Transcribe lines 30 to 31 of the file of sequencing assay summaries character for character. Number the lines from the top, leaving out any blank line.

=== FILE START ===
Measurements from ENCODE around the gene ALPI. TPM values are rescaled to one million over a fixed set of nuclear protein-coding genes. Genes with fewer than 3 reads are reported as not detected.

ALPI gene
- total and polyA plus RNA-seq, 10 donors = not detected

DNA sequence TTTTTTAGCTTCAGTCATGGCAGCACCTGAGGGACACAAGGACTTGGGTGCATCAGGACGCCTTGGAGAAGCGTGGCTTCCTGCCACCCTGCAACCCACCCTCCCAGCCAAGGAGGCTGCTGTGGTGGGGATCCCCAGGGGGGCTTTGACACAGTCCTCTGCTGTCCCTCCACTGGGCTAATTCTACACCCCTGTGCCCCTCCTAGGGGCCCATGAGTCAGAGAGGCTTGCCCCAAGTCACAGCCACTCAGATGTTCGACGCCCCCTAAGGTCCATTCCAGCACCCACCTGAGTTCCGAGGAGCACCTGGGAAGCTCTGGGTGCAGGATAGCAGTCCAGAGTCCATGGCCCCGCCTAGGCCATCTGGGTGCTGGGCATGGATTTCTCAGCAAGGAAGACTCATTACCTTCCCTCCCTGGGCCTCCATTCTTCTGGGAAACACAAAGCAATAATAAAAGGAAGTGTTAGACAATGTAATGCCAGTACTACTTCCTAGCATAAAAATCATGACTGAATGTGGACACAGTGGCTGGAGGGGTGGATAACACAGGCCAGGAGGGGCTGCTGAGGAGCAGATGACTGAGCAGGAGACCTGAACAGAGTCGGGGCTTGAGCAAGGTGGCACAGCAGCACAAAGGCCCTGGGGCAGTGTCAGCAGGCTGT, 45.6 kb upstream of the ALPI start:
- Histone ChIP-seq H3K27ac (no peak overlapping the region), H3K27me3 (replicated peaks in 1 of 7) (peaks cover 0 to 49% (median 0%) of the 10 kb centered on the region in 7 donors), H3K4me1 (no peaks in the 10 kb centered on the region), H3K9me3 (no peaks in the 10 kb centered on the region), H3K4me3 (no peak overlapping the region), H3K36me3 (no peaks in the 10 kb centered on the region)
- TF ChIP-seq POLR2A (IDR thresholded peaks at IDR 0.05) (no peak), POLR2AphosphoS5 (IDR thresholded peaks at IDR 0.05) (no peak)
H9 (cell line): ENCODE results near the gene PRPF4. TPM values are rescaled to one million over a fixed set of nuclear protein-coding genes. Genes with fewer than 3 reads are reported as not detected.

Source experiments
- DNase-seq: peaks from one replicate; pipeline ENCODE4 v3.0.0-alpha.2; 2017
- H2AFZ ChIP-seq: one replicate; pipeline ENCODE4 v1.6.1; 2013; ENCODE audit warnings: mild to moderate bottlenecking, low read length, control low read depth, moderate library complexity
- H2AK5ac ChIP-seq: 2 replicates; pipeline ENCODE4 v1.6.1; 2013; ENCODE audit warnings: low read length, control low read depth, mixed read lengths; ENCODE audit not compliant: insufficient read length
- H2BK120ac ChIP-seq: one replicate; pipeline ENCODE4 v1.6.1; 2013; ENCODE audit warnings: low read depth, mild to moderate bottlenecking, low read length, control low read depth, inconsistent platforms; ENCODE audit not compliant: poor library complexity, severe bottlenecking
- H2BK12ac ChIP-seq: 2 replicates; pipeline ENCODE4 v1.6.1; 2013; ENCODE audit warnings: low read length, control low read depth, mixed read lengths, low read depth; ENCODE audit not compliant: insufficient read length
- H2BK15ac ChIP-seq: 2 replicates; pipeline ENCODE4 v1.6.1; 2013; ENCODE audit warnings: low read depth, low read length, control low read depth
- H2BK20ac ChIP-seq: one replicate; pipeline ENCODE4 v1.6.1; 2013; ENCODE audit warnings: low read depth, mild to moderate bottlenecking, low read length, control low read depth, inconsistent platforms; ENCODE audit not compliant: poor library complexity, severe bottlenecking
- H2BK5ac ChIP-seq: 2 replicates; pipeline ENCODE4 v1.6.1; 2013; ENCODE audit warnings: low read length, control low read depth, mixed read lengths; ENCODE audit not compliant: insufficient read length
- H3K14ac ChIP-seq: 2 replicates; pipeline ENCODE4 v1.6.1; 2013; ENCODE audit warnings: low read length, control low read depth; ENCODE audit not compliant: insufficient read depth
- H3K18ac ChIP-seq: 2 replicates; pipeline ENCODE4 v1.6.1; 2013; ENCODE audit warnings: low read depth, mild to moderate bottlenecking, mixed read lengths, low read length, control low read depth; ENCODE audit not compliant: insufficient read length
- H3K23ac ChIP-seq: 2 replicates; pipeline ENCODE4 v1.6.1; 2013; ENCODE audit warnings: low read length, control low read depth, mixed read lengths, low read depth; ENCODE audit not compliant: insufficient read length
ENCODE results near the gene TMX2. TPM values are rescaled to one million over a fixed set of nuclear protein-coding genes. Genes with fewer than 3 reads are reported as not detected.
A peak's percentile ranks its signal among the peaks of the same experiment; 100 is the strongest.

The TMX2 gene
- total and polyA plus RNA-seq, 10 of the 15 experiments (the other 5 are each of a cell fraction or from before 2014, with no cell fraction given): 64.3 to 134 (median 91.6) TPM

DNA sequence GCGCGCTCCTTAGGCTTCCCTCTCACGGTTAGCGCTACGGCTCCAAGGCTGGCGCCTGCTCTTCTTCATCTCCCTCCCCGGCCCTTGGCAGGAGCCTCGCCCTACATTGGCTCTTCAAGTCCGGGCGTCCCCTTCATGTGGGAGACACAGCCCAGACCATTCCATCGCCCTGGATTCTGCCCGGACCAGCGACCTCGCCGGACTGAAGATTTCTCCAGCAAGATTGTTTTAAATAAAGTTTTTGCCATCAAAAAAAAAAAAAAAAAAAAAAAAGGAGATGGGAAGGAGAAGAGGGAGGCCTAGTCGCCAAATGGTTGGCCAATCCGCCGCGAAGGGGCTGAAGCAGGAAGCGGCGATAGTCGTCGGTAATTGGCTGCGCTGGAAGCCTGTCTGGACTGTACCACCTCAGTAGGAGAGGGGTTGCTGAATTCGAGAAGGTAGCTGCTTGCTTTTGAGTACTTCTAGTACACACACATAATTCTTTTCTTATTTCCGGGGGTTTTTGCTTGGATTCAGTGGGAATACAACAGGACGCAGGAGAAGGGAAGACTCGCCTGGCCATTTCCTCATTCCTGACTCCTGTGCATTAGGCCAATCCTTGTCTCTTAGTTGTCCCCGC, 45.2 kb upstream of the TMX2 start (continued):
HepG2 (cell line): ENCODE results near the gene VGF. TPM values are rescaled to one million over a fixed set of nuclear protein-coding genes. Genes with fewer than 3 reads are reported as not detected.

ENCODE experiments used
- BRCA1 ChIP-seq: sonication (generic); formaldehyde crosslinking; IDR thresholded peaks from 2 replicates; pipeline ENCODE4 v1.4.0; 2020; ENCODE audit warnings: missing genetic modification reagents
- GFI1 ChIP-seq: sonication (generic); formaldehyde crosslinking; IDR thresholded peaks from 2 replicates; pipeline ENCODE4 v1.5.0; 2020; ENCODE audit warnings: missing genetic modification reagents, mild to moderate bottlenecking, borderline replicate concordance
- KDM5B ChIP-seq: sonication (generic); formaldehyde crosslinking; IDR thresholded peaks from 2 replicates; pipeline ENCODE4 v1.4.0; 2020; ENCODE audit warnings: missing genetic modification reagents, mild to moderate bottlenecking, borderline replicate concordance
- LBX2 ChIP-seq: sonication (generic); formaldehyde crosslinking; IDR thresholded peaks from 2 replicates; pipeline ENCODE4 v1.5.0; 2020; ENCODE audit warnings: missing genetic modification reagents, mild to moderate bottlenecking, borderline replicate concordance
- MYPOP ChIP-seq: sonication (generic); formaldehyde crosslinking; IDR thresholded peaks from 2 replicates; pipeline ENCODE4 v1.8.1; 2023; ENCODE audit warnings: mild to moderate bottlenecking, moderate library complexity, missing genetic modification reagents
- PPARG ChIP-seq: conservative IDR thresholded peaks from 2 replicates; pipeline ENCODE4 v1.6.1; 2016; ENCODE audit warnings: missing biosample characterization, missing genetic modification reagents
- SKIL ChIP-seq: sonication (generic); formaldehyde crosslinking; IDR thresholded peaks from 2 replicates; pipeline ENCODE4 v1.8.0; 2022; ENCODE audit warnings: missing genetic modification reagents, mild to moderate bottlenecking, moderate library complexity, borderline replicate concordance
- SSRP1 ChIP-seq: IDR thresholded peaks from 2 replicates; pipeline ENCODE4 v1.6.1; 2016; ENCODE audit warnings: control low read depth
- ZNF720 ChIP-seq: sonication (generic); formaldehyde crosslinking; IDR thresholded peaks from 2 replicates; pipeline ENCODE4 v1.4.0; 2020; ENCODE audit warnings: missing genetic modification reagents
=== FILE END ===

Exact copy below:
- LBX2 ChIP-seq: sonication (generic); formaldehyde crosslinking; IDR thresholded peaks from 2 replicates; pipeline ENCODE4 v1.5.0; 2020; ENCODE audit warnings: missing genetic modification reagents, mild to moderate bottlenecking, borderline replicate concordance
- MYPOP ChIP-seq: sonication (generic); formaldehyde crosslinking; IDR thresholded peaks from 2 replicates; pipeline ENCODE4 v1.8.1; 2023; ENCODE audit warnings: mild to moderate bottlenecking, moderate library complexity, missing genetic modification reagents